BBC Manchester - Music - Leeds Festival at Bramham Park
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Leeds Festival at Bramham Park
updated 25/08/03
Metallica pack the Main Arena It's a short hop over the Pennines to Bramham Park, so we went along to this year's Leeds Festival to check it out, taking in both the Mancunians on offer and some of the other acts.
Metallica pack the Main Arena

With the sun beating down and the traffic moving slowly on the edge of the site, many didn't make it into Friday at Leeds until later in the day, resulting in them missing solid performances from The Raveonettes, who sounded like a band determined not to be flushed away as a fad and Biffy Clyro, who may be a little incomprehensible at times, but still managed to get the crushed up mentalists down the front jumping around.

Friday should have belonged to rock. Metallica headlining meant the chances of seeing tattooed men in kilts upped by huge amounts and the number of piercings vastly outnumbered the number of people on site by about twelve to one!

British Sea Power
British Sea Power

It's hats off then to The Music and British Sea Power that both bands out did the overblown and average ageing metalheads for power and energy. While Metallica trudged through a mixture of St Anger and favourites like Master Of Puppets and Nothing Else Matters, The Music pumped up a performance that surged out across the crowd and got the whole of the Radio One Tent grooving, while British Sea Power continued to carve a niche as one of the most original and interesting bands in the UK with a stage set of trees and pot owls, battle helmets and some very very good tunes too.

The festival may still be called Leeds, but at Bramham Park, it's a shorter trip up the road to York, so it was good to see that the only York residents on, the spiky Colour Of Fire, managed to fill the Carling Stage early in the day with their brittle, punky melodies.

Most of those above the age of 16 spent the day away from the angst and idiot music of the Main Stage, where Less Than Jake, Finch, Bowling For Soup and Blink 182 peddled their vastly overrated wares. The one exception came in the band of the festival, The Darkness, who lived up to the hype that surrounds them at present with a scorching set of full on rock, complete with horn hand gestures, white lace-up trousers, tattoos and fantastic rock anthems that just ask to be screamed at the top your falsetto voice. You could only pity Placebo, who performed well enough after them, but seemed to be missing something after the sheer ridiculousness of The Darkness.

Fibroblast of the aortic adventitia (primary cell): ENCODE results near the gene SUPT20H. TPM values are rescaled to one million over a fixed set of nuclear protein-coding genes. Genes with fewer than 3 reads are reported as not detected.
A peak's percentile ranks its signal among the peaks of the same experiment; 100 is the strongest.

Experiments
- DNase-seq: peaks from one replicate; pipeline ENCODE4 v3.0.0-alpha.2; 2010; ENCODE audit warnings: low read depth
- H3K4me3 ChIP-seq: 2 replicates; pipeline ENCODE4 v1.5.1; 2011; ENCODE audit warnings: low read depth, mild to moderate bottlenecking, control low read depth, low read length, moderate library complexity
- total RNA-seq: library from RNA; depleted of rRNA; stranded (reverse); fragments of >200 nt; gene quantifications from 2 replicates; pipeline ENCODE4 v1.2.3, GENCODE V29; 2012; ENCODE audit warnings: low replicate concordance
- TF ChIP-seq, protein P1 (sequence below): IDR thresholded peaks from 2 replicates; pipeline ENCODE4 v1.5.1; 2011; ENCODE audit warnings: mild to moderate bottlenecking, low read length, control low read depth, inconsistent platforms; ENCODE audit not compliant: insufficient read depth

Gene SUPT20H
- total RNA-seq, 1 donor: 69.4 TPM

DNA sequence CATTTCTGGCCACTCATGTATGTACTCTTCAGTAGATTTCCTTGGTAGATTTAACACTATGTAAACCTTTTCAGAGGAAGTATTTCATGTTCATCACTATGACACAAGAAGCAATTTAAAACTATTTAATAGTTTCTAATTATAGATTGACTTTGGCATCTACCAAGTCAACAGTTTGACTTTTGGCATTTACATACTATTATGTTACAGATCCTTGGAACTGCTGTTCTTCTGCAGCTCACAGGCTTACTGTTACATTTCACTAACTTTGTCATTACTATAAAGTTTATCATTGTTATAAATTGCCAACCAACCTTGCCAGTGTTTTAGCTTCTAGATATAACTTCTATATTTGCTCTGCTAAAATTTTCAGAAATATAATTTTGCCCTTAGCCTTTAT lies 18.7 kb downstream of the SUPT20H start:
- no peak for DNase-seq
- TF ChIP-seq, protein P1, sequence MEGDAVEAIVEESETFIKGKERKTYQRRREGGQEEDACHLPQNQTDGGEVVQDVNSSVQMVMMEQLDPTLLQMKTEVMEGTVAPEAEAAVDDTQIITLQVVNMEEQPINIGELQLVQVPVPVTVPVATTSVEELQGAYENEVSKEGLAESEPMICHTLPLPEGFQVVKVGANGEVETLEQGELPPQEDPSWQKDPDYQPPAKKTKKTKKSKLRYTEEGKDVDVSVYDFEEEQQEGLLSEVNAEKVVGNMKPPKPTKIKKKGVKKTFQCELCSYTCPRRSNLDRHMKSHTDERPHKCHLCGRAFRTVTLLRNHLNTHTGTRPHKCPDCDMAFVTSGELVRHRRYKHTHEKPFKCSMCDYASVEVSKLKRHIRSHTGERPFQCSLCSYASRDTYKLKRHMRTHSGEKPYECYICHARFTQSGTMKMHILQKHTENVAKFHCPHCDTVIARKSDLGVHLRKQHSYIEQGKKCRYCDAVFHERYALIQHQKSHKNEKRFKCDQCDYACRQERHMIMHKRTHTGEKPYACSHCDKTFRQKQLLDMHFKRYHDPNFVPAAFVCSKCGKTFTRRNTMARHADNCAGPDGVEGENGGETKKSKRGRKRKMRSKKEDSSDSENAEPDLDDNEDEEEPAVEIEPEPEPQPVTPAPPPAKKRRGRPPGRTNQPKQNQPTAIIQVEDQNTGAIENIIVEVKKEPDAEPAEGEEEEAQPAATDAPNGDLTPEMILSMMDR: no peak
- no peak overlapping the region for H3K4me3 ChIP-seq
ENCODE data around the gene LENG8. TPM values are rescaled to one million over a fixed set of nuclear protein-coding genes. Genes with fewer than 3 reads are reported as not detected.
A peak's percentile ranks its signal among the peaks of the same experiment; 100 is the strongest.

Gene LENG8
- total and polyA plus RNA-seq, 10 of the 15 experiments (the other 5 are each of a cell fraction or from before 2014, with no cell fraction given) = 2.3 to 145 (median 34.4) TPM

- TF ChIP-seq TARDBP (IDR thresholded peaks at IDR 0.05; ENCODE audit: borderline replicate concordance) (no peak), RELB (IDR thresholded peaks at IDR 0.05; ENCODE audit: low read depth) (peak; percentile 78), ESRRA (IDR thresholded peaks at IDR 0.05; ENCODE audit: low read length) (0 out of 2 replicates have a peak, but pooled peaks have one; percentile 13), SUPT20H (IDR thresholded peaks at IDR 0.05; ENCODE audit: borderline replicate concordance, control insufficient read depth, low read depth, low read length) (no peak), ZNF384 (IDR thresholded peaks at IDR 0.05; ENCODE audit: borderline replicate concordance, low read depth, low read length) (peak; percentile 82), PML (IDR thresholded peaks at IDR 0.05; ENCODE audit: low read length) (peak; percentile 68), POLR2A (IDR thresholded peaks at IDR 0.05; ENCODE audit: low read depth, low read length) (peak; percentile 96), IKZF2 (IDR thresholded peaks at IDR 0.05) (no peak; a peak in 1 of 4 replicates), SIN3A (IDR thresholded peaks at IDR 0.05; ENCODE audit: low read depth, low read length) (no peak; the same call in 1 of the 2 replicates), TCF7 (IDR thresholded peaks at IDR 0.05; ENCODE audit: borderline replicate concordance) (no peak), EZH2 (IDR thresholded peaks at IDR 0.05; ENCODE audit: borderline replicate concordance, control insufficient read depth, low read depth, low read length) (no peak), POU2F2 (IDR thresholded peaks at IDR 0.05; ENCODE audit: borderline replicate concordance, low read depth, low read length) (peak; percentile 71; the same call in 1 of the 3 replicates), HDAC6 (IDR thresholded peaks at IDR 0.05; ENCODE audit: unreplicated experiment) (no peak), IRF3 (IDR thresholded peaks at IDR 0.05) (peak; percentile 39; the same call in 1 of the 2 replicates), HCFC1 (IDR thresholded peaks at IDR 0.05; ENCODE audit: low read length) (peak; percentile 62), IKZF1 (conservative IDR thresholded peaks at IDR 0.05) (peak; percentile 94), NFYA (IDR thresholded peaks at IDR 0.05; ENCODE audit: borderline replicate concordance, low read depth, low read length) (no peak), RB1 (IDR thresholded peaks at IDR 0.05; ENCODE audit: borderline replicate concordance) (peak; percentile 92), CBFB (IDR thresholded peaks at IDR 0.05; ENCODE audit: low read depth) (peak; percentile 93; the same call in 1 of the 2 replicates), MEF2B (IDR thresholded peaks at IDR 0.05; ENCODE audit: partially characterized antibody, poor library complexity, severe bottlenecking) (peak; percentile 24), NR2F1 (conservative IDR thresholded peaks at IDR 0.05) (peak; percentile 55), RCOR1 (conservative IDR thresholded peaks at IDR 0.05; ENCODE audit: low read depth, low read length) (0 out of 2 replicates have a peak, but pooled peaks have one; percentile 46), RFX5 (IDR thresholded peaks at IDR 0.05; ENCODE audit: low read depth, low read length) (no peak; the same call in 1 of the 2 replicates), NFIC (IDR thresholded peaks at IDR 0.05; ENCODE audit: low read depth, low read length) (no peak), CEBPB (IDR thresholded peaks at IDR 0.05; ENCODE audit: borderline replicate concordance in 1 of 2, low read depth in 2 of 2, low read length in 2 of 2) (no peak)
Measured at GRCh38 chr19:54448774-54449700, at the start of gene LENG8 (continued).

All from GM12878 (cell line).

The Polyphonic Spree
The Polyphonic Spree

Though many opted for the sturdy performance of Linkin Park to close the day, those in a real festival mood made for the Radio One Tent, where The Polyphonic Spree continued their mission to forge the world into the hippy ideal of frontman Tim Delaughter, and judging by the number of smiles that emptied out after their set, that might not be a bad world to live in.

With wearying legs, Sunday dawned with glorious sunshine and a pair of opening acts in The Futureheads and Stellastarr that reaffirm your belief in new music, such was their energy and aggression.

Energy is something Junior Senior are not short of, and even if they may be lacking in the talent to keep up with their success, they were a weirdly hilarious addition to the bill that broke through any lingering hangovers with their utterly stupid pop.

Back in the Radio One tent for the final time before succumbing to the lure of the Main Stage, The Rapture pressed to become the best unknowns at the festival, mixing a Cure style vocal with a rocked out funk and forcing the assembled to their feet to dance.

Black Rebel Motorcycle Club in the evening sun on the main stage
Black Rebel Motorcycle Club in the evening sun on the main stage

From here on in, it was Main Stage all the way (apart from a brief pop over to the Carling Stage a couple of times to see Brendan Benson held aloft by every other band that had graced the stage that day and to salve the collective conscience before Billy Bragg) with Beck's funked up festival show being a grinning goodbye to the afternoon sun, and Black Rebel Motorcycle Club more than making up for the absence of the White Stripes with a thrilling set that included a great cover of Jack and Meg's The Hardest Button To Button.

Which left only Blur to close proceedings, which they did in a poignantly strange way. While older tracks like Girls And Boys, Popscene and End Of The Century were impressive enough, the songs taken from Think Tank failed to translate live and an over merry Phil Daniels only served to make things worse with his collaboration on a new tune being possibly the worst moment of the festival. As Damon launched into the closing This Is A Low, there was the horrible feeling that this was a band on the verge of disintegration, and Damon running off at the end seemingly upset didn't help that feeling go away. It was a weird way to finish, but it thankfully failed to spoil what had been great and (pat on the back to everyone) trouble free year.

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